But the Democrats have advocated for changes that will make a difference. They have suggested that Part D (the prescription benefit) should be reorganized so that lower drug prices can be negotiated with pharmaceutical companies, just as the Veterans Administration does. This would realize significant savings. Remember, Part D was George Bush's unfunded "entitlement."

Democrats have also suggested that we eliminate subsidies to Big Oil and let the Bush Tax Cuts on the top 2% expire. That's a "start," too. It's not drafted as a bill yet, because it really is just a start. Democrats have always come to the table from a position of compromise (too often, in my opinion).

So once again, I would ask that you listen to the Republicans' reframed, repackaged message with a critical ear. You will realize that they haven't heard 70-80% of the American people who have resoundingly denounce the Ryan Plan, because they are too busy listening to their own constituencies— Big Oil, Big Pharma, and millionaires.

You can wrap a cow pie in gold leaf, but if you scratch the surface... well you know what it smells like!

Sunday, May 15, 2011

Privatizing repression, terrorism and war

Milo Minderbinder, a character from Catch-22, is a resourceful US Army supply officer in the European Theater during WWII who contracts  services for both sides of the war effort. According to Wikipedia, Milo is "satire of the modern businessman, and beyond that is the living representation of capitalism, as he has no allegiance to any country, person or principle unless it pays him."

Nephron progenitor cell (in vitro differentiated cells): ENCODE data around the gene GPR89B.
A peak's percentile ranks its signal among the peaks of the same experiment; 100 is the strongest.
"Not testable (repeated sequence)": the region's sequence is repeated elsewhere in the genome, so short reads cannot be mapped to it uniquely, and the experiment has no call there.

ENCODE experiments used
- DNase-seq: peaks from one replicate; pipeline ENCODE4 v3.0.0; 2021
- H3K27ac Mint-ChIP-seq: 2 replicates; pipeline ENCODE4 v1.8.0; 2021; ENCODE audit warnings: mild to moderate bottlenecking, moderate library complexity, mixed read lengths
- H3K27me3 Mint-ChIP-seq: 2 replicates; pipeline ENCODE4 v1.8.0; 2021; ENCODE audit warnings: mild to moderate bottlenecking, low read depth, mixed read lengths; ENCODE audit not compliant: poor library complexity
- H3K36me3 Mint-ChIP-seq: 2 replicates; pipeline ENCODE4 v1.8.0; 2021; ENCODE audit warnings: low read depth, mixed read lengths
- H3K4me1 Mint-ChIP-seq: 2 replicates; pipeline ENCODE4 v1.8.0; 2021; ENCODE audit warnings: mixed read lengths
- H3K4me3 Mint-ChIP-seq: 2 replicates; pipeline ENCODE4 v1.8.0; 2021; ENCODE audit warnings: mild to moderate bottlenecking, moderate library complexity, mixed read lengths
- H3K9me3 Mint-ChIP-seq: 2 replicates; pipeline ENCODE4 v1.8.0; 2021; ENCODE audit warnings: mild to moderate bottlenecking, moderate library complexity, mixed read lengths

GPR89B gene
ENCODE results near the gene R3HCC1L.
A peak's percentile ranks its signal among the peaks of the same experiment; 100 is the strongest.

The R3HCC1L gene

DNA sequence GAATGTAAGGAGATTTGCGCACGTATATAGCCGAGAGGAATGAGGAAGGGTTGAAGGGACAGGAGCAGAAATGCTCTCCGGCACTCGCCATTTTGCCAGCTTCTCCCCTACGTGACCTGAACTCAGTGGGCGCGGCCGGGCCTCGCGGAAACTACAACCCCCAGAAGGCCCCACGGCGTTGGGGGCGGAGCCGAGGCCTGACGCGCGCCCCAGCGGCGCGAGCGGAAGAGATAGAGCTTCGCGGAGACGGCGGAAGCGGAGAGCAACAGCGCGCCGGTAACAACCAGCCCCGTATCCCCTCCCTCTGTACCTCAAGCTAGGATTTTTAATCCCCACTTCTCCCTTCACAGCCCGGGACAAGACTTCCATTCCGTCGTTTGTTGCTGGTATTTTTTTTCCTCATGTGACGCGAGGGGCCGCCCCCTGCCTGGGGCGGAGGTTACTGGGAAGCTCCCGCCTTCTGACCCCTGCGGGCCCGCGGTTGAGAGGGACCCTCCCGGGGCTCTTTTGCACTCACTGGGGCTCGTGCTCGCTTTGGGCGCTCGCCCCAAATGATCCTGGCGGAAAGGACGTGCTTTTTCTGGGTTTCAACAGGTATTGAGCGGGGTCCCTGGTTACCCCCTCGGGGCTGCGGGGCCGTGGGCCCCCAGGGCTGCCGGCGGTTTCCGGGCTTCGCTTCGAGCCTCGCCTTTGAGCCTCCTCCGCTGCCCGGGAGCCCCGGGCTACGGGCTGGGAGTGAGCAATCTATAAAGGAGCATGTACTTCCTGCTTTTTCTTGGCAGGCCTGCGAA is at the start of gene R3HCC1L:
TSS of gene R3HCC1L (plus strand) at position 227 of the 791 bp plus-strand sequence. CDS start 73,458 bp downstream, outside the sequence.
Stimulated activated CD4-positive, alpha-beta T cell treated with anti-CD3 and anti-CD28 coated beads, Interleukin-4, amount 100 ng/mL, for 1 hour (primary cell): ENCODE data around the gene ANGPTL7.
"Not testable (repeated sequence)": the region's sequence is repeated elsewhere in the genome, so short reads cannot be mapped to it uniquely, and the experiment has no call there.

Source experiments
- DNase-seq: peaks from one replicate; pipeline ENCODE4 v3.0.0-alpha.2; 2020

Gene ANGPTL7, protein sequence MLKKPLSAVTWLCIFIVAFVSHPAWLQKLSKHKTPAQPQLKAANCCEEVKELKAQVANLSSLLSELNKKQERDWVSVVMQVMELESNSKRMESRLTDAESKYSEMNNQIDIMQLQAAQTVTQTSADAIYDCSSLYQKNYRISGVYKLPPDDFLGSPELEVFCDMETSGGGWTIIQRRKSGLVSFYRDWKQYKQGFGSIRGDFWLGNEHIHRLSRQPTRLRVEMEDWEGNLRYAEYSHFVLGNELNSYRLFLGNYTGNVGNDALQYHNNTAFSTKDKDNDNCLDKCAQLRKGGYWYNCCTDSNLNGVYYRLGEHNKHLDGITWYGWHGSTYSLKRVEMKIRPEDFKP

Fast forward to the 1970s. In the movie Network, Arthur Jensen is chairman and chief stockholder of the fictitious Communication Corporation of America (CCA). Jensen's news anchorman Howard Beale seems to have cracked the shell of the American public's apathy by rallying them around his declaration on the news one evening that he is "mad as hell" and he's "not going to take it anymore."

Jensen ignores the nightly rants, in which Beale defines "it" as a myriad of injustices perpetrated against the American middle class by the "powers that be." But when Beale's spotlight on a shady international oil deal leads to its demise, Jensen informs him in no uncertain terms that he has "meddled with the primal forces of nature." In the monologue that follows, Jensen declares, "There is no America. There is no democracy. There is only IBM and ITT and AT&T and Dupont, Dow, Union Carbide and Exxon. Those are the nations of the world today."

Fiction? In today's New York Times, Mark Mazzetti and Emily Hager write that Blackwater founder Erik Prince has been contracted by the United Arab Emirates to "put together an 800-member battalion of foreign troops." The article goes on to say,

The force is intended to conduct special operations missions inside and outside the country, defend oil pipelines and skyscrapers from terrorist attacks and put down internal revolts... Such troops could be deployed if the Emirates faced unrest in their crowded labor camps or were challenged by pro-democracy protests like those sweeping the Arab world this year.
Let's "get fictional" for a moment and imagine that events play out in the UAE as they have in Egypt, Syria, Jordan and Libya. And now let's assume that the proponents of democracy in the UAE were being slaughtered by an "800-member battalion of foreign troops." Do you suppose America would come to the rescue? In this totally speculative universe, maybe there is no America. Maybe there is only IBM and ITT and AT&T... and Blackwater.

Milo Minderbinder or Erik Prince. Is there actually a difference between fiction and reality?

Wednesday, May 11, 2011

National monogamy

If Newt is elected president, and knowing the Nation's economy has been diagnosed as being ill, shouldn't we be concerned that he may have an affair with a younger, more healthy country and resigning before our recovery?

Tuesday, May 10, 2011

When did "entitlement" become a pejorative?

Preserving "entitlements" should be the first priority in the federal budget, not the last. In FDR's 1941 State of the Union Address, he suggested that the American Dream includes four freedoms: freedom of speech, freedom of worship, freedom from fear, and freedom from want.